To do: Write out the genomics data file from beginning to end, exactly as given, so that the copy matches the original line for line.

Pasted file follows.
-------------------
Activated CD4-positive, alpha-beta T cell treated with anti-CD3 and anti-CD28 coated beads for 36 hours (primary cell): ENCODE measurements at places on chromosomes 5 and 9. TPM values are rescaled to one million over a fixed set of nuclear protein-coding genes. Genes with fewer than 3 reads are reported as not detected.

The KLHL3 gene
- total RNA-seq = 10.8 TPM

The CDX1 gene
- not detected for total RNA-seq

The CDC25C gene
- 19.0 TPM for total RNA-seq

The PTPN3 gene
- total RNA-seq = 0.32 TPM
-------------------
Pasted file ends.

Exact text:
Activated CD4-positive, alpha-beta T cell treated with anti-CD3 and anti-CD28 coated beads for 36 hours (primary cell): ENCODE measurements at places on chromosomes 5 and 9. TPM values are rescaled to one million over a fixed set of nuclear protein-coding genes. Genes with fewer than 3 reads are reported as not detected.

The KLHL3 gene
- total RNA-seq = 10.8 TPM

The CDX1 gene
- not detected for total RNA-seq

The CDC25C gene
- 19.0 TPM for total RNA-seq

The PTPN3 gene
- total RNA-seq = 0.32 TPM